Will Kate Middleton Have Royal Witnesses At Her Delivery Like In The Old Days?
There is heightened anticipation in Britain as the Duke and Duchess of Cambridge are expecting their new child any day soon. And although the coming royal is not the first child born to the couple (Prince George and Princess Charlotte are the older siblings), this particular birth is highly significant.
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This new baby will alter the line of succession to the throne. Currently, the order is Prince Charles, Prince of Wales, Prince William, Duke of Cambridge, Prince George of Cambridge, Princess Charlotte of Cambridge, Prince Harry, and Prince Andrew.
The new child will push Prince Andrew down a notch, thanks to him being born to Prince William. This is a result of changes made to the laws of succession that place a priority on birth order and proximity to the throne.
There was once a pretty unusual royal birth tradition
For several years, members of the British royal family presented their new babies to the world at the Lindo Wing steps of St. Mary’s Hospital, in London. The Duchess of Cambridge is set to do the same. But this tradition was not always the case.
Until 1977, royal births were largely done at home, not in hospitals. Centuries before Queen Elizabeth’s first grandchild, births were a rather different affair.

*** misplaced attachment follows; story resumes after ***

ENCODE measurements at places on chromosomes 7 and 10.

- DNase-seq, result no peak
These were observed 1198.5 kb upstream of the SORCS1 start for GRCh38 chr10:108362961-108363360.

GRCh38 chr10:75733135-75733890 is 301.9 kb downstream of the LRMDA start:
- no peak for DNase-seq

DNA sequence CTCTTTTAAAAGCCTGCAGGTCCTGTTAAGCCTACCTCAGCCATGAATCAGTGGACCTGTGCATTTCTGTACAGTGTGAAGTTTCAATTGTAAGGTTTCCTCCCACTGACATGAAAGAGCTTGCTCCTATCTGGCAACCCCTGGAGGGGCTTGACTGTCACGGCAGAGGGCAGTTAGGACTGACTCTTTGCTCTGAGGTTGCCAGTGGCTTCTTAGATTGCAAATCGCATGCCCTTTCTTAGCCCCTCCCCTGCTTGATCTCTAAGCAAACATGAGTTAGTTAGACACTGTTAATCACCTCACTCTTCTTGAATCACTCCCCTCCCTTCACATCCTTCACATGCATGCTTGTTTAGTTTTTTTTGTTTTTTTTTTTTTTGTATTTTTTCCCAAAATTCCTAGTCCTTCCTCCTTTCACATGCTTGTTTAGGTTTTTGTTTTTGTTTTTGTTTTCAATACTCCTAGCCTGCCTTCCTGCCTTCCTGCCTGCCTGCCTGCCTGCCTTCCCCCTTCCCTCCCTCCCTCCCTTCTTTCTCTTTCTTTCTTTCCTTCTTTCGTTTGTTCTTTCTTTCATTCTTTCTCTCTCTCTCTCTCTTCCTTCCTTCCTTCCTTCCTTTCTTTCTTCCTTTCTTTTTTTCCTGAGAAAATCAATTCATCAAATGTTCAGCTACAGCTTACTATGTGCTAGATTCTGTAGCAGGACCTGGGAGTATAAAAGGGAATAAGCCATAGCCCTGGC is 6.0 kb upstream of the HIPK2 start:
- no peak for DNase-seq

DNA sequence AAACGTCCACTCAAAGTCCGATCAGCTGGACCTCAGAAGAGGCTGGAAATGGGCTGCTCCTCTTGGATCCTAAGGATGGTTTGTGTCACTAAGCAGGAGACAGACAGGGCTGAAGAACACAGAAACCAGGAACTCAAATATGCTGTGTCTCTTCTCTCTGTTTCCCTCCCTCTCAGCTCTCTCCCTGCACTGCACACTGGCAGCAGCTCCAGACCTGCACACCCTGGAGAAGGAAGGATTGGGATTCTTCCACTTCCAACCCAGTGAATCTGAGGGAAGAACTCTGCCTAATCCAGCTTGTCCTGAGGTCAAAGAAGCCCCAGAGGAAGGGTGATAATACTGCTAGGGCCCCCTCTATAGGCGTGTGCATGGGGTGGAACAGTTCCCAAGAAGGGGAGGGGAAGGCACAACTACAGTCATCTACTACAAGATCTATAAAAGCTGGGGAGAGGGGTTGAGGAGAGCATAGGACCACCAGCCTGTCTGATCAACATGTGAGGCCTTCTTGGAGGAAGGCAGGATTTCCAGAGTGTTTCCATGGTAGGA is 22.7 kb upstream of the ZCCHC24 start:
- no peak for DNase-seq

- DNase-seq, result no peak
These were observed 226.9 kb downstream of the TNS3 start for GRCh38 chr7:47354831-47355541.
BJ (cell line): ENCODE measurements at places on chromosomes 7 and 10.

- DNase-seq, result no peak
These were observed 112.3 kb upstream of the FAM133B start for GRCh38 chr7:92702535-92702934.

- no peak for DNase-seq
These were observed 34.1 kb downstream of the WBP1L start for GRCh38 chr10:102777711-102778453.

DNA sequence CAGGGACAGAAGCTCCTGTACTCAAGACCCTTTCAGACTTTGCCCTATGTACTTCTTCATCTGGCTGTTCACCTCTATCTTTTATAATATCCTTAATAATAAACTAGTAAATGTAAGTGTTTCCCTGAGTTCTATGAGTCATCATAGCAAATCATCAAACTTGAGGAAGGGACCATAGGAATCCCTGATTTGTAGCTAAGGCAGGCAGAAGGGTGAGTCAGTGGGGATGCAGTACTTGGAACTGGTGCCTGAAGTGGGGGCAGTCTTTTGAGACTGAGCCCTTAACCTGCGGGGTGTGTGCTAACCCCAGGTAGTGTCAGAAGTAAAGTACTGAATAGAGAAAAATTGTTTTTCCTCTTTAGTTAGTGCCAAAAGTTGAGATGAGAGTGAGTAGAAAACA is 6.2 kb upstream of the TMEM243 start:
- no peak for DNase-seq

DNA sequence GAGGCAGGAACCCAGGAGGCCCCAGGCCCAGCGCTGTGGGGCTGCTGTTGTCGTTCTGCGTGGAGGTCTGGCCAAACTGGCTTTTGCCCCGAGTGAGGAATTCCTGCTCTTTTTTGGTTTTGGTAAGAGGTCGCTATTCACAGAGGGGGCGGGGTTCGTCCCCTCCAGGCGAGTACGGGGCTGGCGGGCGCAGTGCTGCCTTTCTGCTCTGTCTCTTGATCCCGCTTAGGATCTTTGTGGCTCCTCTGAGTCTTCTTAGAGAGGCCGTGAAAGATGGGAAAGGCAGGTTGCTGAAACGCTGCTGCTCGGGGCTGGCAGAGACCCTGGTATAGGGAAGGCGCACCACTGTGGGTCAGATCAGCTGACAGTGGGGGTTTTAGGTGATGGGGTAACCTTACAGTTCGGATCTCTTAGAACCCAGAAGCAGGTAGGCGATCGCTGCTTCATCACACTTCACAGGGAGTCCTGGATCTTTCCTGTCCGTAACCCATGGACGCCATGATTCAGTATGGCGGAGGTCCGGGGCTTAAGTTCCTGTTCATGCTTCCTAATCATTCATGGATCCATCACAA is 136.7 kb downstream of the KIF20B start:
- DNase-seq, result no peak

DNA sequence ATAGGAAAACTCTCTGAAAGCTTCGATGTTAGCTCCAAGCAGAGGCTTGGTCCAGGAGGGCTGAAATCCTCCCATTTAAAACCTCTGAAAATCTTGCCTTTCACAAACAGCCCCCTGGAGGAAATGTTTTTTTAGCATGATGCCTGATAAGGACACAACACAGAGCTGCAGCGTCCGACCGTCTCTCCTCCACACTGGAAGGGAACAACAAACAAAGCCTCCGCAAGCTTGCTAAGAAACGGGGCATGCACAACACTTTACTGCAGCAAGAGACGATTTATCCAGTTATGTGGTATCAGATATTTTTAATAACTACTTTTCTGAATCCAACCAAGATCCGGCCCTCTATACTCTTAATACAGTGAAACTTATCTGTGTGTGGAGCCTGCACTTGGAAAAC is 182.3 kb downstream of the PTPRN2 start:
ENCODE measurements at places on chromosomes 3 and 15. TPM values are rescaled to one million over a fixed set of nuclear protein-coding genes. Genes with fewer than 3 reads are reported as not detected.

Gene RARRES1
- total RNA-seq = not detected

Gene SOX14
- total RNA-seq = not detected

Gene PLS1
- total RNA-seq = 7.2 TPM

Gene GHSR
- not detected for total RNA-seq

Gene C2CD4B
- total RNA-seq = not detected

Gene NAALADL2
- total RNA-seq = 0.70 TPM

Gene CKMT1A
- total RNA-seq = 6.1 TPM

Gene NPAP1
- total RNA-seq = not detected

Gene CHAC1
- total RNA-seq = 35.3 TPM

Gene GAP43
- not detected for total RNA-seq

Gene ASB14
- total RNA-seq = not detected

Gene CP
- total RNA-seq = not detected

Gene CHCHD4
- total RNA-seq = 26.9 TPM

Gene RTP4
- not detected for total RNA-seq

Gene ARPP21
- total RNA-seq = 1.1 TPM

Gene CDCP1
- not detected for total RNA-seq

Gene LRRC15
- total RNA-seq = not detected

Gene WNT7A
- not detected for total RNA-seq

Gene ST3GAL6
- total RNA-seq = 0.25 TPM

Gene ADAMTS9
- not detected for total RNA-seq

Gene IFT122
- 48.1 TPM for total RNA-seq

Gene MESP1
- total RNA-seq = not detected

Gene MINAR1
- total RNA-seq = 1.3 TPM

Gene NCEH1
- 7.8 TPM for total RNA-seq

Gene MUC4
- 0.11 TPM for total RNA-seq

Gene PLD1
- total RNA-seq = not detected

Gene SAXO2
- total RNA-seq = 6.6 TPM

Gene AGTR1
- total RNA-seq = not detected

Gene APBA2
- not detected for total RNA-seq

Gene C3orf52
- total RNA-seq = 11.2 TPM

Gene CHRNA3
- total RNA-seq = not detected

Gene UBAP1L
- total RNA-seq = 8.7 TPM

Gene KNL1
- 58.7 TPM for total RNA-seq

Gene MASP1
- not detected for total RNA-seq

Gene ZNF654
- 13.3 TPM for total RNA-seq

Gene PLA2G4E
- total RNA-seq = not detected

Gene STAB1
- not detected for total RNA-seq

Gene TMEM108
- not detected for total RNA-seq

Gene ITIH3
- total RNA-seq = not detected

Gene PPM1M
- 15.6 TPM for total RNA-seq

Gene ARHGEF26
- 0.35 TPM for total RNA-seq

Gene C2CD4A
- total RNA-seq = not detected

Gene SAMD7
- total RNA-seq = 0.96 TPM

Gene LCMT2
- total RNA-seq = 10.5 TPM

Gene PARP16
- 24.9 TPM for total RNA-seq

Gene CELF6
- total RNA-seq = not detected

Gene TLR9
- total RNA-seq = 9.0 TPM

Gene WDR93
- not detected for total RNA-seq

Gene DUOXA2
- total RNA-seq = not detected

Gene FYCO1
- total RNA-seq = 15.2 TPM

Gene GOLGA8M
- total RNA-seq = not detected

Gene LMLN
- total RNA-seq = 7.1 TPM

Back then, royals had an audience in the delivery room to witness the occasion. Courtiers and political officers would stand by the sidelines while the attending physician performed the delivery. On some occasions, even the Archbishop of Canterbury would be in attendance.
Queen Victoria is recorded to have given birth to her son, Albert (later King Edward VII), at the palace in 1841. Although officials were to be present, they came too late to witness the delivery.
Queen Elizabeth also gave birth to all her four children at Buckingham Palace. However, she broke the tradition by refusing to have any official witnesses during the delivery.
By the time her great-grandson David (later Edward VIII) was born, Queen Victoria revised the rule, insisting that only the Home Secretary be present at royal births.
This tradition remained through most of the 20th century. But in 1948, King George VI put an end to the tradition, calling it “an archaic custom.”
The Duke and Duchess of Cambridge are even closer to their delivery date
Barricades and temporary parking restrictions have been placed outside the Lindo Wing of St. Mary’s Hospital in London. This is where the Duchess is expected to deliver any time soon. Security has also been beefed up.
The restriction is in enforcement until the 30th of April after which it is expected they will be removed.
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